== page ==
Chapter 15Communication and Influence

Begin with the end in mind.

—Stephen Covey

An internal auditor cannot be truly great without being an excellent communicator. Analytical skills and technical expertise will allow internal auditors to identify key improvement opportunities within an organization. However, without an ability to communicate well, both verbally and in writing, internal auditors are unlikely to influence management to make requisite changes.

Excellent communication is required at every stage of the internal audit process. During strategic planning, the chief audit executive needs to communicate with the audit committee and senior managers to ensure their expectations are realistic and appropriately reflected in the internal audit strategy and charter.

Communication with a broad range of stakeholders during annual audit planning maximizes the potential for the plan to accurately reflect the strategic priorities and risks of the organization. Likewise, effective communication throughout engagement planning and fieldwork provides assurance that engagement objectives will be met in a fair, accurate, and impartial manner.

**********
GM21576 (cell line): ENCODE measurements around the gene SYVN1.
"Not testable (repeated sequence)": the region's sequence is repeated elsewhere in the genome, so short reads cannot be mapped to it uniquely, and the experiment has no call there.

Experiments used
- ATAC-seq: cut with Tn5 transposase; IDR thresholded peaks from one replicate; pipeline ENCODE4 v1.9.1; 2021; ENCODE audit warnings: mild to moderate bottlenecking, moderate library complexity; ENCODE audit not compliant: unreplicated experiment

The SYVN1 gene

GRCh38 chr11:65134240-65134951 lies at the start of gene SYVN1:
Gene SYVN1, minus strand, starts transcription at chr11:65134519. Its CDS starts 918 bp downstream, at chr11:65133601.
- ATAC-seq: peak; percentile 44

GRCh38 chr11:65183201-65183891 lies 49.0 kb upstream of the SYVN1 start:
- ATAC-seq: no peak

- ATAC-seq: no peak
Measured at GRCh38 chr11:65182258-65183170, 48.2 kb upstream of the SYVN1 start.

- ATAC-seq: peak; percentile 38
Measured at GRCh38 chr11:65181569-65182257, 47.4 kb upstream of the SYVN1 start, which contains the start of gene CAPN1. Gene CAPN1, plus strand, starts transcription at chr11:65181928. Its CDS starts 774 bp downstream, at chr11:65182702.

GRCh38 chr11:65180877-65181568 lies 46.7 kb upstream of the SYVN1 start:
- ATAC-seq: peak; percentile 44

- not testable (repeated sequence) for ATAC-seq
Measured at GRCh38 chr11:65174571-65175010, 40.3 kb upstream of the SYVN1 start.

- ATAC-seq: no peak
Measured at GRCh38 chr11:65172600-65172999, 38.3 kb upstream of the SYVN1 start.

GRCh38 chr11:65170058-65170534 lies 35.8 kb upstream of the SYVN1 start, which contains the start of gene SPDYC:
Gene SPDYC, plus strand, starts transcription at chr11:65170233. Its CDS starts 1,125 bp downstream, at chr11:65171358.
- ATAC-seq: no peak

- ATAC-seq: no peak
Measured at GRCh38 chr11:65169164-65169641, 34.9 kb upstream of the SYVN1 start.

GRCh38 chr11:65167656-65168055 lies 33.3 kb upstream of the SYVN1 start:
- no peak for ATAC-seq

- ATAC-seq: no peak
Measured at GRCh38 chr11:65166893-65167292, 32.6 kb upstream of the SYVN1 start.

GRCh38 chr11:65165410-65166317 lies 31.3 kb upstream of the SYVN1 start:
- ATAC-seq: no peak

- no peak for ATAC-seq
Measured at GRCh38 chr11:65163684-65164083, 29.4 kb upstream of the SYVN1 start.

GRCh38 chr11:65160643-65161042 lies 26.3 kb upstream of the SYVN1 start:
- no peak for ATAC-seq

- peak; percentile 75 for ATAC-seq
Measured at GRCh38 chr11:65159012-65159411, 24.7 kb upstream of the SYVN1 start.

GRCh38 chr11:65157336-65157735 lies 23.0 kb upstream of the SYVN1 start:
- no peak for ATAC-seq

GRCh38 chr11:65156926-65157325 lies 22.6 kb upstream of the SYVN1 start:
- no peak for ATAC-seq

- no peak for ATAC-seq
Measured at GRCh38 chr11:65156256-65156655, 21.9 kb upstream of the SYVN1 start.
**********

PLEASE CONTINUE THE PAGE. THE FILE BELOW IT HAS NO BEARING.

Chief audit executives should develop clear communication pathways with internal and external stakeholders. These should help position the internal audit function as a professional, strategic partner, and enhance the overall influence that internal audit wields.

Understanding Stakeholder Needs

Baker (2011) notes, “Every great communicator tailors ...

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